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by Michael Murphy / April 23, 2020

In the past, the role of Chief Financial Officer was largely limited to support and compliance. Over the past several years, however, there has been a marked shift in the responsibilities and skill sets that a highly effective CFO must bring to the table.

In order to keep pace with a constantly changing marketplace, CFOs must replace traditional models of finance functionality with more agile infrastructures, embrace new skills and mindsets, and invest in innovative technologies that can streamline routine tasks and provide actionable data to make key strategic decisions.

The following information will discuss how the role of the CFO has changed in the past 30 years, and describe some of the new skills a progressive CFO must develop in order to deliver exceptional value to his company.

Then vs. Now

30 years ago, the CFO largely remained in the background of an organization’s hierarchy, and (in contrast to the CEO) was widely viewed as a “shadowy figure” that kept the books in order and provided regular budget updates and other financial reports to the board of directors. Traditionally, the CFO was tasked with 3 basic duties:

  • To maintain accurate financial records
  • To provide accurate financial reports
  • To ensure statutory compliance in financial matters

Nowadays, these basic duties remain core competencies for the CFO position; however, for many companies they have become minimum requirements rather than the chief focus of the role. Finance expert Paul Ainsworth eloquently summarizes this shift in focus when he says:

“Today’s CFO is fundamentally different from the CFO of yesterday in very important ways. While the CFO of yesterday was more of a support function, the CFO of today and of tomorrow is of strategic relevance to a company. Today’s CFOs drive the direction and success of the organizations they work in, and rightly so, given the ever-changing business environment we operate in.”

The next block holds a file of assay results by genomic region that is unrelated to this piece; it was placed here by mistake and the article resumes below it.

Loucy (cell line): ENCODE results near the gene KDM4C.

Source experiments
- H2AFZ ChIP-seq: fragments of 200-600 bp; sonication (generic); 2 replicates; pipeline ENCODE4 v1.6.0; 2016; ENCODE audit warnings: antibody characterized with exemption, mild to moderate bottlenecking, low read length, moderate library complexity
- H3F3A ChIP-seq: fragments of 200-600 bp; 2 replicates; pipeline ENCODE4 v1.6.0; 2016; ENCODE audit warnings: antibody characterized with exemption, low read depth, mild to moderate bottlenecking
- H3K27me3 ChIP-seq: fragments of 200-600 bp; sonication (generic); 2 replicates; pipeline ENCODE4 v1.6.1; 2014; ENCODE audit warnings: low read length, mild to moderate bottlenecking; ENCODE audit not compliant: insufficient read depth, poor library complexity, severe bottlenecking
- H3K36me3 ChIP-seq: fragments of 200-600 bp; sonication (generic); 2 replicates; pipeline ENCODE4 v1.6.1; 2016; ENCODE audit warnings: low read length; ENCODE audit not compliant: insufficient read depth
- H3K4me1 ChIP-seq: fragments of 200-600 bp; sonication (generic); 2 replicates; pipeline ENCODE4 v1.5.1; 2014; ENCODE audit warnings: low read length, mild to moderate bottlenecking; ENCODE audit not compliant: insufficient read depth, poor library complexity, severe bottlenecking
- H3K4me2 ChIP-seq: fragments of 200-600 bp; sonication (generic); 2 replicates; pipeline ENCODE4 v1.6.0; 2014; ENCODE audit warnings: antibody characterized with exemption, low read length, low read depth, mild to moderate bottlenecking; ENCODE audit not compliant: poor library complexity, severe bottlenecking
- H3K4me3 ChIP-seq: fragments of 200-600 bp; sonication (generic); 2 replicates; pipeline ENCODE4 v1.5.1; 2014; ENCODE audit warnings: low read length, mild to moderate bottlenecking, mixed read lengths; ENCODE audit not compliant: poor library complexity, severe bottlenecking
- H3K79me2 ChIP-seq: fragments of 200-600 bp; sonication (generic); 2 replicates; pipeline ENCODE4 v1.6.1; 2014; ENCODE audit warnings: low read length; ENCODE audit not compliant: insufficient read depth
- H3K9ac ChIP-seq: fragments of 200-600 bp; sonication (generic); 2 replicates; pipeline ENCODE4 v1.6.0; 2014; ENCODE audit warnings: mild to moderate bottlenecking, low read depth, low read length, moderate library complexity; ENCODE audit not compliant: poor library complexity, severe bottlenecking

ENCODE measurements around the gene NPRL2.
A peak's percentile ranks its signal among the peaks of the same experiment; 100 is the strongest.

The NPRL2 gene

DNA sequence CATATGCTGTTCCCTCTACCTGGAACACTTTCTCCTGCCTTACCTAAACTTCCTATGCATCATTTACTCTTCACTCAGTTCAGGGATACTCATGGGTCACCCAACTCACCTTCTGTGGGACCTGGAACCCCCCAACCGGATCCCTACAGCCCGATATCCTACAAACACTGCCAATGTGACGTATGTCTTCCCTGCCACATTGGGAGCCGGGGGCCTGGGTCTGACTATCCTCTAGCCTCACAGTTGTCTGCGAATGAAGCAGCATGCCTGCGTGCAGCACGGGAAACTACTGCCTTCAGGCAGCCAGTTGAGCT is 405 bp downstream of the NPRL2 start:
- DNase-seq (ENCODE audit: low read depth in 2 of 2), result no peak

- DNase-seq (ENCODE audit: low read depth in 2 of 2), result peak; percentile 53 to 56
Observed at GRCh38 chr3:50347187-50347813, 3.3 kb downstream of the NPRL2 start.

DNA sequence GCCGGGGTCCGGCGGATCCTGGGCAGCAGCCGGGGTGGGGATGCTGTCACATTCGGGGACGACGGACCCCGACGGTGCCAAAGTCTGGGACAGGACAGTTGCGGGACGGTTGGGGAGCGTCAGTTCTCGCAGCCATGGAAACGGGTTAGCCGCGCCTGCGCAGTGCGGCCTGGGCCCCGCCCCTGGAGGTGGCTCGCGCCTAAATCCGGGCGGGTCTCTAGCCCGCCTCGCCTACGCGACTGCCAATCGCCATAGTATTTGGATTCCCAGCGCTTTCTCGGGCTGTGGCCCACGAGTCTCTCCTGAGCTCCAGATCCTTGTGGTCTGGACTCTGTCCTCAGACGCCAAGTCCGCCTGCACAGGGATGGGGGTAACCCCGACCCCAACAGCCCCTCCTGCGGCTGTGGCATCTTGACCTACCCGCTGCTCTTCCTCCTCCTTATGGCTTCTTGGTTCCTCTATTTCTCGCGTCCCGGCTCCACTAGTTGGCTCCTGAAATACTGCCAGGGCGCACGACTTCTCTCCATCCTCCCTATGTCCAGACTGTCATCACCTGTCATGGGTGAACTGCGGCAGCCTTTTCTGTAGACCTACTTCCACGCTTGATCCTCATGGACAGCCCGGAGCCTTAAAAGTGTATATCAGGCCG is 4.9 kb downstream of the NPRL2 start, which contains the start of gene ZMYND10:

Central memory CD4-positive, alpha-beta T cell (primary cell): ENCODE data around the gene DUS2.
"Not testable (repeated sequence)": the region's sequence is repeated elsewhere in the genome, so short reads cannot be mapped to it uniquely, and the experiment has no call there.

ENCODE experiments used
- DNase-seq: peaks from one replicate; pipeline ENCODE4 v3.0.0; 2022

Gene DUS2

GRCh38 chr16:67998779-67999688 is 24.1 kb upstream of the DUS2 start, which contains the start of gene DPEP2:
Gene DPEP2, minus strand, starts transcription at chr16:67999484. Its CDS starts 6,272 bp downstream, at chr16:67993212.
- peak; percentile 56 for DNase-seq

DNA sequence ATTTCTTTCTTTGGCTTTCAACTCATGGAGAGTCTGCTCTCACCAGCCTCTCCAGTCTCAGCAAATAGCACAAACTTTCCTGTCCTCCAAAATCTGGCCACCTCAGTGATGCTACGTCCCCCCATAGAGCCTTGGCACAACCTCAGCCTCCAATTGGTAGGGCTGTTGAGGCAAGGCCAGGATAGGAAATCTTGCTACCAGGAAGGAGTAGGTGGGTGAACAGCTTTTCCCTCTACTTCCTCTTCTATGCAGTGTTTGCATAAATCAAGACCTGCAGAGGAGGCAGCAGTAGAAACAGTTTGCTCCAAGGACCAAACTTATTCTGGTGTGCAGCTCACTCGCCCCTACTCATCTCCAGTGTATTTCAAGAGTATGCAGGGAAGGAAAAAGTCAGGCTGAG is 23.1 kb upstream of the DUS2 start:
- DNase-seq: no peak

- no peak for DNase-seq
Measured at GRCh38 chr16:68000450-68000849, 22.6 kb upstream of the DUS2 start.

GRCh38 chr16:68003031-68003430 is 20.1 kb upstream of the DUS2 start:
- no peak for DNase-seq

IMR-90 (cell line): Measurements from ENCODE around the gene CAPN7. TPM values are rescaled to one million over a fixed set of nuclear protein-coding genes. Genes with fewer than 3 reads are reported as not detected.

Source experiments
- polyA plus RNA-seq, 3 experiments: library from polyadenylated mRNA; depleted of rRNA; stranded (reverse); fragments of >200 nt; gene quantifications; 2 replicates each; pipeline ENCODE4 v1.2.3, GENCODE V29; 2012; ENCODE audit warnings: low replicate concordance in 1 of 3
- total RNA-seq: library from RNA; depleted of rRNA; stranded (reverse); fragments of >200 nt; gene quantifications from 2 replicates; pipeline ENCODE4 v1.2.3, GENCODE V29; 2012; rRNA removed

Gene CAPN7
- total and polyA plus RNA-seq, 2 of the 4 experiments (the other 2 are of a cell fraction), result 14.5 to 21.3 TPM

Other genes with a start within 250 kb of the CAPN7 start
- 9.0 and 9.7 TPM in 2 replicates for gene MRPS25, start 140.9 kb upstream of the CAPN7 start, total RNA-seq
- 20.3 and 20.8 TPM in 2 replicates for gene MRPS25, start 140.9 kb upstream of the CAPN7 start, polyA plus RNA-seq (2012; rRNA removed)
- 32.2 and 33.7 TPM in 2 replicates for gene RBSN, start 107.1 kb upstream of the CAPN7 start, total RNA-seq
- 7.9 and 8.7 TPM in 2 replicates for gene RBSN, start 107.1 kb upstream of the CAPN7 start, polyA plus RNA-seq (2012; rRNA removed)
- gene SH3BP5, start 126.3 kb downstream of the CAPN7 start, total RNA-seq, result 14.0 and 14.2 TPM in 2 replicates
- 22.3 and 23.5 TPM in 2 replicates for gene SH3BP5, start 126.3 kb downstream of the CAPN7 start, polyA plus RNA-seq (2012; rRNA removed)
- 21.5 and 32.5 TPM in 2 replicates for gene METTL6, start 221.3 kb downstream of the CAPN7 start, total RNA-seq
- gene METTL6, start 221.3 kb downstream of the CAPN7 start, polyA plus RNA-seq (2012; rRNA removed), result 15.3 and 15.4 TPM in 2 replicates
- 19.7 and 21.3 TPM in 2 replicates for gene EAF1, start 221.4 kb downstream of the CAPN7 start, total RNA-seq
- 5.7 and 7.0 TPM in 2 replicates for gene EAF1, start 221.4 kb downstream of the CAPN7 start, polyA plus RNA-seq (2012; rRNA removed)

In an ever-increasing number of progressive organizations, the CFO is no longer a glorified compliance officer, but is rather a full-fledged business partner to the company’s CEO, able to take key financial data and leverage it into optimal business decisions by means of advanced analytics, a growth mindset, and strong communication skills.

Skills that CFOs Must Develop

The modern CFO must develop and maintain an expanded skill set in order to deliver the highest value to his or her organization. 6 key attributes that a successful CFO must cultivate are:

  • An investment mindset.

There’s a fictional debate that well illustrates the stereotypical differences between a CFO and a CEO. In this hypothetical argument, the CFO asks: “What happens if we train our employees and they leave?” To which the CEO counters: “What happens if we don’t and they stay?” In contrast, the modern CFO should be able to appreciate both sides of this debate, and focus not only on the company’s current bottom line, but also on overall operational needs.

  • A focus on results over efficiency. 

Without a doubt, financial efficiency is an important piece of the overall puzzle for any business. Nevertheless, it is only one piece among several. Company CEOs are increasingly looking for a higher performance from their finance department with a lower price tag. In other words, CFOs are being judged on effectiveness instead of efficiency.

  • Willingness to leverage innovative technology.